White clouds in a watercolor painted blue sky

Cloudy Intro

It’s time to move on!

Welcome to March, and the start of the new segment of our Creation series! Here’s where we’ll hang out for the next two months:

Then God said, “Let there be a space between the waters, to separate the waters of the heavens from the waters of the earth.” And that is what happened. God made this space to separate the waters of the earth from the waters of the heavens. God called the space “sky.” And evening passed and morning came, marking the second day.

Genesis 1:6-8 NLT

Initial Cloudy Thoughts

My imagination goes all sorts of ways with this passage.

How warm were the waters from being in the light created the day before?

Were the “deep waters” of verse two so deep that God just lifted a bunch of it right up into the atmosphere? Or did he use evaporation and condensation?

Just how much water was left below after a bunch of it was sent above?

How far was it between the waters below and above?

Did clouds look the same then as they do now?

Since my answer to all of those questions is “I don’t know,” I’ll be writing about things as they are now: clouds, the atmosphere, air, and the like.

Just to prepare for these topics, I’ve started extremely elementary cloud watercolor painting! I am so grateful for Youtube tutorials. I improved 100% in just one day from trying it my own way to following someone who knows what they’re doing!

Cloud Creation

I had no idea there were so many ways to paint clouds. I tried a few of them, and there are still more techniques to discover. I shall share my cloudy mini masterpieces with you.

Puffy Watercolor Clouds with Blue Sky

The first technique requires painting the paper with clear water, painting a layer of blue on top, and then blotting up blue paint with a bunched-up tissue.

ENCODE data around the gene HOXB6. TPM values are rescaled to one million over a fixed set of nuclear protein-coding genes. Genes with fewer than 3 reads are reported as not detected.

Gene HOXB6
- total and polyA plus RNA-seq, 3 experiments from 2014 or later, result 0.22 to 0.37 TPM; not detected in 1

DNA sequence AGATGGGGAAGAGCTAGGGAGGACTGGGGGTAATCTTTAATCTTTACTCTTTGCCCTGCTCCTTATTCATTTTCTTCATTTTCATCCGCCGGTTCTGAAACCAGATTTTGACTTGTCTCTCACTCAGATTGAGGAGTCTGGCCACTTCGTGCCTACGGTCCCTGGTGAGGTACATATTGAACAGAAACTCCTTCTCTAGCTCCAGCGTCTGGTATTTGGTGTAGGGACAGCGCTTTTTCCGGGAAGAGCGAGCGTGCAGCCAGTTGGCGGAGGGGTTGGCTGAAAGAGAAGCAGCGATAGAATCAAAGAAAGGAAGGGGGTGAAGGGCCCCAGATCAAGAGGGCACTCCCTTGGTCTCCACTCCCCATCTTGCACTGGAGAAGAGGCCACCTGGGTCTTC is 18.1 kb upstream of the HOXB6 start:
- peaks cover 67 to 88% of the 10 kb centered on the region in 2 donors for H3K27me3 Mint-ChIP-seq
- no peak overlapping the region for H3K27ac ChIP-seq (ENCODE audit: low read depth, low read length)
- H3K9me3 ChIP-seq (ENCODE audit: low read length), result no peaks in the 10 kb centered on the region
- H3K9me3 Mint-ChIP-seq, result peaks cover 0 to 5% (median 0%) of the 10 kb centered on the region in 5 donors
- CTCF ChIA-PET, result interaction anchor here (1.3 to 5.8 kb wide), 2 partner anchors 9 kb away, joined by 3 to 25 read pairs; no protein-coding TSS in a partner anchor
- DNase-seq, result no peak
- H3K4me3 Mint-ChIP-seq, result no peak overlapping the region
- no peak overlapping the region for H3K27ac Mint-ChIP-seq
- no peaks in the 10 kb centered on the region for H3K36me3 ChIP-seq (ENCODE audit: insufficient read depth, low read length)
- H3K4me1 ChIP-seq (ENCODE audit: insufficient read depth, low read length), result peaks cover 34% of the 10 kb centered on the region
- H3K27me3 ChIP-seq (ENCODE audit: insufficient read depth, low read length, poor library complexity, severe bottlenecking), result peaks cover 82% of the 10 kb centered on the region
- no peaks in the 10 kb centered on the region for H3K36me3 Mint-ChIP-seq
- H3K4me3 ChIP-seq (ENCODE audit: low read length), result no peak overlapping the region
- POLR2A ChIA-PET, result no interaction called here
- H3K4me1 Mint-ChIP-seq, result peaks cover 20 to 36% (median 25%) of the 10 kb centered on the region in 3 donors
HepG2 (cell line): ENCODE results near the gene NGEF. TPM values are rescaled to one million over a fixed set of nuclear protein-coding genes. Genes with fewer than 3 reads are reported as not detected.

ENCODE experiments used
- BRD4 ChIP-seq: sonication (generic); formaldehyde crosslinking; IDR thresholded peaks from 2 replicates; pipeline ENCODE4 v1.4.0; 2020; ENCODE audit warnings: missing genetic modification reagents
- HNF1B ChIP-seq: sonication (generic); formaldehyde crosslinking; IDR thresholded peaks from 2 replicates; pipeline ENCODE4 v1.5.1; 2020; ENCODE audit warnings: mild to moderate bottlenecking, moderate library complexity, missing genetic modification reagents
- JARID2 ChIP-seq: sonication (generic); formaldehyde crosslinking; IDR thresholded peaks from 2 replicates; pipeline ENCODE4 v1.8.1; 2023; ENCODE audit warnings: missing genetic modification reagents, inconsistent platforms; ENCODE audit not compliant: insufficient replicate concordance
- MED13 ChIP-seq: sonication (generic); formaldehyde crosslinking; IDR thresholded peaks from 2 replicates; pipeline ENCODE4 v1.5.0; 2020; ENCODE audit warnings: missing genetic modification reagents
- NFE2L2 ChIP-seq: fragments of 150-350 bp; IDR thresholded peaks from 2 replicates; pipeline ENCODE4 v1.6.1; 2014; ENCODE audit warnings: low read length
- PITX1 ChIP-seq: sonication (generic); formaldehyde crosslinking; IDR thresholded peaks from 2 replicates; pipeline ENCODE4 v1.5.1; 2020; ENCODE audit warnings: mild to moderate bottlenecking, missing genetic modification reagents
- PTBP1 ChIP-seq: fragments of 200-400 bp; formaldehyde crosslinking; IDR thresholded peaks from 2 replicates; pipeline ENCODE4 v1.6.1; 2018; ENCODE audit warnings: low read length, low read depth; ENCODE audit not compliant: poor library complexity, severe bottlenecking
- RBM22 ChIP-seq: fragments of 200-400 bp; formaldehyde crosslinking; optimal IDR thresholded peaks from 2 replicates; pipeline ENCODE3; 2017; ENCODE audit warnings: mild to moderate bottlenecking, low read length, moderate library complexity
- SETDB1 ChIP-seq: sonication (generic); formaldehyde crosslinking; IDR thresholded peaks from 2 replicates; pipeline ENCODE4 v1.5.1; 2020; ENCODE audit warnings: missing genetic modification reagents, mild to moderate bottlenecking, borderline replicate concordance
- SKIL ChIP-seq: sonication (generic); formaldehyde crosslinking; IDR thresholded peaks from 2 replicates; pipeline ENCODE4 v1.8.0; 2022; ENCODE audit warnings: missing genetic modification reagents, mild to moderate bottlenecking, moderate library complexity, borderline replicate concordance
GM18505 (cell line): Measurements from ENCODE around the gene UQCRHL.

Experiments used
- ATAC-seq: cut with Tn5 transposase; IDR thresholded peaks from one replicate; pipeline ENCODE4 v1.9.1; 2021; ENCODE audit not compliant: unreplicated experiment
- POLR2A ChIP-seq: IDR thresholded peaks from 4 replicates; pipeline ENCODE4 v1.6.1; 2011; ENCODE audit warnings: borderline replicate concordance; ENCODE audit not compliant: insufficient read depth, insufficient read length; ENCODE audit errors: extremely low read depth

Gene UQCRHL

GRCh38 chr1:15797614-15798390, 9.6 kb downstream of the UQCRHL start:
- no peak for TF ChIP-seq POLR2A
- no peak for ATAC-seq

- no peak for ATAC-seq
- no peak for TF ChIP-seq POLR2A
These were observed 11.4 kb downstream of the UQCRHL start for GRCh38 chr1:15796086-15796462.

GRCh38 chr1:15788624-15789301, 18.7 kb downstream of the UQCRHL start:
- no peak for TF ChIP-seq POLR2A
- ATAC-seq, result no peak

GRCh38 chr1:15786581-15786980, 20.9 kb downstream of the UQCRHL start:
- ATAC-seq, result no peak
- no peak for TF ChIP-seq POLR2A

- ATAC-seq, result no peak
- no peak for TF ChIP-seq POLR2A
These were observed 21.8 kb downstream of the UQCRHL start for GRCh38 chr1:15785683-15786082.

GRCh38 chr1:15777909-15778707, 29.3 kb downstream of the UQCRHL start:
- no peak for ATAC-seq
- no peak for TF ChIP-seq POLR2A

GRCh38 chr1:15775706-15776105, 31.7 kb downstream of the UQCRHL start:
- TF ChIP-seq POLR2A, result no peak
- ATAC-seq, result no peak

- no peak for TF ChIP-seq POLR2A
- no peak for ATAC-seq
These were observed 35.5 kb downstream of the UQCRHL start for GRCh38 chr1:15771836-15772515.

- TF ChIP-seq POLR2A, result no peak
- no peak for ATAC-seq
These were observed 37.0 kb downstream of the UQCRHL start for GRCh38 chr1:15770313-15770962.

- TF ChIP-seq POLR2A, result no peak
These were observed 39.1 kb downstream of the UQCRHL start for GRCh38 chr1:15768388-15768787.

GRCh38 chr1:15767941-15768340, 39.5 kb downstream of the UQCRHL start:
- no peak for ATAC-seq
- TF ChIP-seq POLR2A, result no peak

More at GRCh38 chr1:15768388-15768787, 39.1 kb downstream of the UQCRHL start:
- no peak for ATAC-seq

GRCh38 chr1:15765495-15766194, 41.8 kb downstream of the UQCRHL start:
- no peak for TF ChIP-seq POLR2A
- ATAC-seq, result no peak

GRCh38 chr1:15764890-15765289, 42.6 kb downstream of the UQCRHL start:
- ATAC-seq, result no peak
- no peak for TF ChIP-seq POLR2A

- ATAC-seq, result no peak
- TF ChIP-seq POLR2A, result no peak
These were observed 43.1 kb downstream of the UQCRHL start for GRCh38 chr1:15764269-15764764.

The second also starts with a layer of water, then a layer of blue paint is tapped around the paper to spread here and there.

White Watercolor Clouds with Blue Sky
White clouds in a watercolor painted blue sky

The third is basically the same as the second, except the blue paint is placed more carefully to create intentional cloud shapes.

Yet another method calls for painting cloud shapes with plain water on dry paper, then painting blue up to the water so it runs into the watery cloud shape.

White watercolor clouds against a dark blue sky

That may be four times more than you thought you wanted to know about painting clouds with watercolors, but there you go!

Cloudy Expectations

Some of us were raised to take on the world, and taught that if we tried hard enough we would be able to do anything. Not only could we do anything we set our minds to, we’d be able to do it well!

Somehow I understood that lesson to signify that learning how to do something depended completely on me figuring out how on my own.

Even after 52 years of innumerable things not turning out to match the pictures I had in my head, the lesson is still anchored deep in my psyche. “Oh, is that a challenge? I’ll take that challenge, and I’m sure it’s going to be amazing. Just you wait!”

Let me show you exactly how unamazing my first attempts were at painting simple clouds, before I decided to learn from someone else.

I’m sure you’ve heard this differently, but conceit comes before collapse. On the other hand, asking for help and admitting we lack skill or knowledge requires humility. Something I need quite a bit more of, I’m afraid.

Without counsel plans fail, but with many advisers they succeed.

Proverbs 15:22 ESV

What about you? Is it second nature for you to jump into conquering a challenge head-on without first consulting anyone else for advice? Or do you carefully consider your skill set and knowledge base together with any outside resources you could tap into?

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